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50,000 opposed German nuke waste transportation

By Diet Simon | 11.11.2010 09:34 | Anti-militarism | Ecology | Technology

“The CASTOR consignments stand for everything I hate about this country and this system: police protecting big-corporate interests, democracy ignored, parties that only lie, media that only propagandise instead of reporting independently, inhumane technology, lobby-driven policies.”
The words of one of 50,000 protesters who over the weekend went to the tiny village of Gorleben in central-north Germany, which normally is home to 600 people, to oppose the 12th delivery of nuclear waste containing the radiation equivalent of about 100 Hiroshima bombs.

I recommend reading that man’s account at It takes you right into the thick of things. You can see, feel, smell, taste, fear what thousands must have.
The train and trucks brought 11 caskets for the transportation and storage of nuclear waste, CASTOR for short, from Normandy, France, where it was recycled in a plutonium factory (follow the run on an updating map at
It was the longest such 1,000-km trip ever: three days, 19 hours, 24 minutes, a day and a half longer than it’s meant to be, the delay caused by protest actions in both countries. For a diary of the entire journey go to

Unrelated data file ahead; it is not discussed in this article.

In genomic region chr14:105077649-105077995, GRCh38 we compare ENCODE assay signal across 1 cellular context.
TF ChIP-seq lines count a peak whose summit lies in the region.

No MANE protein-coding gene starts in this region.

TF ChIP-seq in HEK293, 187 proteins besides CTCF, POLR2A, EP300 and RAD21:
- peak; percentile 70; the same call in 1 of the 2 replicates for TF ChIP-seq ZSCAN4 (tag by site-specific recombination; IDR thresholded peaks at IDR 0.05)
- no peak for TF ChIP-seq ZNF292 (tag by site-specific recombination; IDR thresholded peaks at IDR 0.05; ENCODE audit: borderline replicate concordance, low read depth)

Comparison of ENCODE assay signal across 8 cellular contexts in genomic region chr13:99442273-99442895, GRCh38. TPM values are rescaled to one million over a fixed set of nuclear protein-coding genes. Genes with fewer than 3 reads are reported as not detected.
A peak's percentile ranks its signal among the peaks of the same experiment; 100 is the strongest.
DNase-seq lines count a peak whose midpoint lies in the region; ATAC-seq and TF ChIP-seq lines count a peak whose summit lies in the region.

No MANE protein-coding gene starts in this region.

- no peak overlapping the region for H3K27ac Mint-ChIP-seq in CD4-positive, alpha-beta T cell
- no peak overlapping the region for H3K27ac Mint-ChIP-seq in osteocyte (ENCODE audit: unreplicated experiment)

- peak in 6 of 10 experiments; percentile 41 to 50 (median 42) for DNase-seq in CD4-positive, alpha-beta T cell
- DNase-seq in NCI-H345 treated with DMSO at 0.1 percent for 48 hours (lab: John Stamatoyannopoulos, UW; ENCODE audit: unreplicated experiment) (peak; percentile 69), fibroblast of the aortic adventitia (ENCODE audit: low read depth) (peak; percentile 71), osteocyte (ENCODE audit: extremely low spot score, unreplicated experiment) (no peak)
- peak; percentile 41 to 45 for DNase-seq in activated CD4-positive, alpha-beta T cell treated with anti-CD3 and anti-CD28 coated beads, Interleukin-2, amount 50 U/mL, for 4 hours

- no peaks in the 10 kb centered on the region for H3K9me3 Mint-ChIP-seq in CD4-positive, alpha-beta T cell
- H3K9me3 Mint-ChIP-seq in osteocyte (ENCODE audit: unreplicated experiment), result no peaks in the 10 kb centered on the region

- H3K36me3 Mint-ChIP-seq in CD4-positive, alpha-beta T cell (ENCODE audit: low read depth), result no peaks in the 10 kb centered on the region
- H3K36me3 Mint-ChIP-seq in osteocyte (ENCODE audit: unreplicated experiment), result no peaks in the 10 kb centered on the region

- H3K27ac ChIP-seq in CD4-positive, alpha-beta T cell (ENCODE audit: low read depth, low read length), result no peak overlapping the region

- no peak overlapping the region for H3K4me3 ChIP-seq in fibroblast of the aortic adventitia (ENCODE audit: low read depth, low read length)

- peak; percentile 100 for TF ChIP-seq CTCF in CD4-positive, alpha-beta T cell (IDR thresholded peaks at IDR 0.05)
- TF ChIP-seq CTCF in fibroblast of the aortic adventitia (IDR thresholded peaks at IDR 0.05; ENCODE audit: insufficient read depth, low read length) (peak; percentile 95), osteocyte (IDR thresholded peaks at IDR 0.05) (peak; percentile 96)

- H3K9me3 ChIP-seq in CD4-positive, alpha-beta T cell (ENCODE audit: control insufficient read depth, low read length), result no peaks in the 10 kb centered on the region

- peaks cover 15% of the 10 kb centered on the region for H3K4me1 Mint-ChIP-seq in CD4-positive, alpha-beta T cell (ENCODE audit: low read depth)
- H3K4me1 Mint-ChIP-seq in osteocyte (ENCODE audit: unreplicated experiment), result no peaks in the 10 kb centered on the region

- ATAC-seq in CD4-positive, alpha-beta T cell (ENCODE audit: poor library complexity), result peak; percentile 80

Opponents are celebrating that as a success they hope will be a wake-up call to the conservative-led government to most immediately take back the 12 years longer running times it’s legislated for the 17 stations of the four nuclear power companies and ultimately to outlaw nuclear power production.
Protesters, who include political parties, churches and trade unions, know they can’t stop the CASTOR deliveries but to drive home their point they make them as expensive as possible financially, politically and medially. This year’s is being costed at 50 million euros (69 million Australian dollars), the most expensive policing ever.
The waste train ran past and in some cases through some of the most densely populated cities in France and Germany.
It’s one of the givens of the Wendland protests that the outcome is known from the outset. There’s no return ticket for the CASTORS; no matter what it costs, they have to get into that prefabricated, air-cooled hall locals deride as a potato barn.